Angkor Night Market, after seven years operated, is closing its doors and moving to a new location just up the road. Managing director Lim Nam, who also oversees King’s Road Angkor, says the new night market will be improved, with fewer stalls but a more select choice, and improved fire safety precautions.
It will move to its new premises in October, opening in time for the high season.
“The rental contract has come to an end. It’s become too expensive and so we decided to close it and move our tenants to another location nearby,” says Lim. “The ambience of the market will remain the same. We will keep Angkor Night Market’s identity. We will use the same design and architect team, although it will no longer have a straw roof because that is now prohibited in the city due to fire hazards.”
However, the design team will stick with the same ‘natural’ concept, constructing the roof out of bamboo and metal which Lim says will be more rainproof.
“The roof will be designed using raw materials, there will be trees and the ambience will still be relaxed,” says Lim. “Our original concept was a real market, a place where people can go to enjoy walking around, even if they don’t buy anything.
“We will still have the ambient lighting and a lot of outdoor space, but some of it will be covered so when it’s raining you can go inside. Along the alley leading to the market we will build small shops where sellers can hang small products like jewellery and key-rings – so the poor people can afford to rent from us as these spaces are cheaper.”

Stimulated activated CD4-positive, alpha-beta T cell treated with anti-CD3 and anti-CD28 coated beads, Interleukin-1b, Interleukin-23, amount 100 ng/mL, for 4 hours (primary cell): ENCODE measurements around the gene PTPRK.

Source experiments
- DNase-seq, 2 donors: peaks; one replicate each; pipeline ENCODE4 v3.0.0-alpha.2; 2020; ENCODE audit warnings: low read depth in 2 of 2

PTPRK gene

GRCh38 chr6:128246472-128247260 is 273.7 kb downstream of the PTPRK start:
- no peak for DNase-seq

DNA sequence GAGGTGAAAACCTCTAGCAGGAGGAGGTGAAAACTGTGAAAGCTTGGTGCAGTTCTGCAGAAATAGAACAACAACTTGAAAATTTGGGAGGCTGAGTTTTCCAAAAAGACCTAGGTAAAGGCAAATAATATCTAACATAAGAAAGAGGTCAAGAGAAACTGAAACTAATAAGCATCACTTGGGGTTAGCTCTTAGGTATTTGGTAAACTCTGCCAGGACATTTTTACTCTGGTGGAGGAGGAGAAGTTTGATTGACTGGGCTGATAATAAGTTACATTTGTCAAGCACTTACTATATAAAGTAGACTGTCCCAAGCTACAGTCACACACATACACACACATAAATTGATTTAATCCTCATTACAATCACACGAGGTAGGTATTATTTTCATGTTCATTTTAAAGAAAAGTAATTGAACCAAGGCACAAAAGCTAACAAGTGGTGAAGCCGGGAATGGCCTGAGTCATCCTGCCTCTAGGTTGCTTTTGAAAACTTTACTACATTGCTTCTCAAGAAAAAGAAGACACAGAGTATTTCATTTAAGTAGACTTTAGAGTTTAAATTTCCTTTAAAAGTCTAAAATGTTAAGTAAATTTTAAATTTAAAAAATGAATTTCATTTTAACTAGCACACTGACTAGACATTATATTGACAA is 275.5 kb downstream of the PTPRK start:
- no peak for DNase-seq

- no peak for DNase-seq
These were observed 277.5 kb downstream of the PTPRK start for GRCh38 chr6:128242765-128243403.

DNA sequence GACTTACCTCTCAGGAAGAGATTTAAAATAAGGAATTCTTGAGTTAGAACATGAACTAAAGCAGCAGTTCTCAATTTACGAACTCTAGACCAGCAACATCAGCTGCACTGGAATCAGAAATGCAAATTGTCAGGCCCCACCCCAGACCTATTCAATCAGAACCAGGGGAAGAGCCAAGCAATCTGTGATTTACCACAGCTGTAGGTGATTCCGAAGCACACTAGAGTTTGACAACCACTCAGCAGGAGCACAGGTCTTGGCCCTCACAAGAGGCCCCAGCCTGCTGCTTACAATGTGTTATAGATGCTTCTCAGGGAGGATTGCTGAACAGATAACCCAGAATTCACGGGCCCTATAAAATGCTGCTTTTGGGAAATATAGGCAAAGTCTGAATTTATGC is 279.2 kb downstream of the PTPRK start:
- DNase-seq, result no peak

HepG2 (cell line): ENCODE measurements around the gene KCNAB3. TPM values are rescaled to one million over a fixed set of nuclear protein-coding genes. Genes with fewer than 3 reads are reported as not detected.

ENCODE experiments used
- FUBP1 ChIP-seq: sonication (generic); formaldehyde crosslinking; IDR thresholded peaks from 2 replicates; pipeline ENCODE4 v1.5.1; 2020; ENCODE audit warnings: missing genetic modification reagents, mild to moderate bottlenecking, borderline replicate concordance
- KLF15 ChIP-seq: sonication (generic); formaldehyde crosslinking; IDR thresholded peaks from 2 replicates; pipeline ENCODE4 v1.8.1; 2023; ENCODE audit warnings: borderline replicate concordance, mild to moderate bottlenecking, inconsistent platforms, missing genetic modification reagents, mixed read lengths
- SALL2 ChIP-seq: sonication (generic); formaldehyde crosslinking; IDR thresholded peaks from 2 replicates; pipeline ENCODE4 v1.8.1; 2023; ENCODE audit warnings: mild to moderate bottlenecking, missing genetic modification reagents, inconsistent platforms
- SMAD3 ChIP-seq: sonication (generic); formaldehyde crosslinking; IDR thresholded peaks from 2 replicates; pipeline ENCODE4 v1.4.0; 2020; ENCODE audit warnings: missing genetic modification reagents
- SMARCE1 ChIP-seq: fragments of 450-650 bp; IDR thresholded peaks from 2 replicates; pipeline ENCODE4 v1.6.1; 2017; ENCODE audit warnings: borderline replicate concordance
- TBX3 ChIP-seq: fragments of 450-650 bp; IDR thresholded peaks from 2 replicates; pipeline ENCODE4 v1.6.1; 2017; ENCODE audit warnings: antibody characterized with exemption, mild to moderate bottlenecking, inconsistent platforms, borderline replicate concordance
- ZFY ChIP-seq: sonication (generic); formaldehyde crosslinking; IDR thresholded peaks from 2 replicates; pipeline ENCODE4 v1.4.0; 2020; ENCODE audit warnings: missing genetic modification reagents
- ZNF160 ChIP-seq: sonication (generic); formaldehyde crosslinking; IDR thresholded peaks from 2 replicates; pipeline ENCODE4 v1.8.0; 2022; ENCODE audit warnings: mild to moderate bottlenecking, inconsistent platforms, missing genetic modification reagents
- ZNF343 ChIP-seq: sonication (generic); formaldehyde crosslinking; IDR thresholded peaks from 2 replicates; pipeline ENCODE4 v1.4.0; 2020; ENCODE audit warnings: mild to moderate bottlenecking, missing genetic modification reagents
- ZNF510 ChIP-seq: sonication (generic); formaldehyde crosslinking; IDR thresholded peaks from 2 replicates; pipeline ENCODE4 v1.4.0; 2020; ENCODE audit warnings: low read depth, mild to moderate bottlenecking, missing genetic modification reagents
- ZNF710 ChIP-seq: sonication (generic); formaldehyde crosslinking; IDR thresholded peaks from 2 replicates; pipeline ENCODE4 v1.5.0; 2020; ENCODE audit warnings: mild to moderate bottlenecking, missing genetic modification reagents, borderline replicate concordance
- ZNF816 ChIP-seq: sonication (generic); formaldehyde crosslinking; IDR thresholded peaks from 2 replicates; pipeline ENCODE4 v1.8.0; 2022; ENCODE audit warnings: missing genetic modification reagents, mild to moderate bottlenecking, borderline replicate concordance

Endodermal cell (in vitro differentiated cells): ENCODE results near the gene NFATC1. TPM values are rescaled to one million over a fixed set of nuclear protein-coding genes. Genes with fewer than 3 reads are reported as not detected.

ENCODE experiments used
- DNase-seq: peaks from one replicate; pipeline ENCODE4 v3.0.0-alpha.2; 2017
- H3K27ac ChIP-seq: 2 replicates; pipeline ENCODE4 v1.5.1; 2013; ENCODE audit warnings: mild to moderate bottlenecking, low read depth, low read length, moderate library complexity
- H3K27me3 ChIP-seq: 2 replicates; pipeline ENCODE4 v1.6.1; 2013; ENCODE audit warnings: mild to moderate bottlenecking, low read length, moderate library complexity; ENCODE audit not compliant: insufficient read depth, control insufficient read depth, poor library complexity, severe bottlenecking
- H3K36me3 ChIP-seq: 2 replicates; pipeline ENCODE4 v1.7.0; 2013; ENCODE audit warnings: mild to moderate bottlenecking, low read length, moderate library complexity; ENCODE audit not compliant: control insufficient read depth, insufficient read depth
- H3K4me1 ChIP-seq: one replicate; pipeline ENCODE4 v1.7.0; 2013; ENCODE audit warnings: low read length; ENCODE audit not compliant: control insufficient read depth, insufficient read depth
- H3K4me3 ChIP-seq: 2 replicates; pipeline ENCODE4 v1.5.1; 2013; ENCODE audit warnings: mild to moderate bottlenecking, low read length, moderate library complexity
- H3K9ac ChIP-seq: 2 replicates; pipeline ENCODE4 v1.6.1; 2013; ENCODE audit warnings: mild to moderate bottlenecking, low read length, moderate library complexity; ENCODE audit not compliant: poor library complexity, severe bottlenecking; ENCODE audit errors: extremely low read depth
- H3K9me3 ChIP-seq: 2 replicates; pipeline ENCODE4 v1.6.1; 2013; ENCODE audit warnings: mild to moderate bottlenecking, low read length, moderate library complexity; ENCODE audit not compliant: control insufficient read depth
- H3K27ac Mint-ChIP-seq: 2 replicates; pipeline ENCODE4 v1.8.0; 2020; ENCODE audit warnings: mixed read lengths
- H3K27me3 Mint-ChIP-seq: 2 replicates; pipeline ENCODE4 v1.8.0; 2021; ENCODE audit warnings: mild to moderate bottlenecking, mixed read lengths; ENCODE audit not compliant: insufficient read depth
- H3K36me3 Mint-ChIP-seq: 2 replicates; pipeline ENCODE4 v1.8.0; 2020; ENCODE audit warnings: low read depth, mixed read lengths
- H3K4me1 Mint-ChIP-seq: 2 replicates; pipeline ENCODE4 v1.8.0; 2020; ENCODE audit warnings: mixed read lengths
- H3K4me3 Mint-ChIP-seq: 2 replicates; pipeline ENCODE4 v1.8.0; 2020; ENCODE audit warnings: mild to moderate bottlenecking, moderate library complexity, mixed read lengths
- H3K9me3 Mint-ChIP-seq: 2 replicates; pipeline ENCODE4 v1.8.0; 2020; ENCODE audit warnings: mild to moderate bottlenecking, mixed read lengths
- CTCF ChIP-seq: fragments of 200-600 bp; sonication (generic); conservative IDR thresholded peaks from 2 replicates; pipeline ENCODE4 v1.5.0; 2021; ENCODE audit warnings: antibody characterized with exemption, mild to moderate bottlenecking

Due to space restrictions, the new market will only have 150 stalls as opposed to the original 200, but Lim says he will make a careful selection ensuring that stalls aren’t doubling up on the same items, and cutting down on certain products already ubiquitous in Siem Reap.
The Island Bar, weaving shop and massage stalls will remain, while the food court will be replaced by restaurants. There will also now be more advanced fire-fighting equipment, he says, including a pump machine and auto-pump fire hose.
“The market’s going to be smaller but I can say that it will be better, it’s a step forward,” says Lim. “It’s a chance for me to rearrange and do a selection process, so I will have real local products, like Ratanakiri coffee, Kampot pepper, all those things. I want to make tourists aware of Cambodian products.”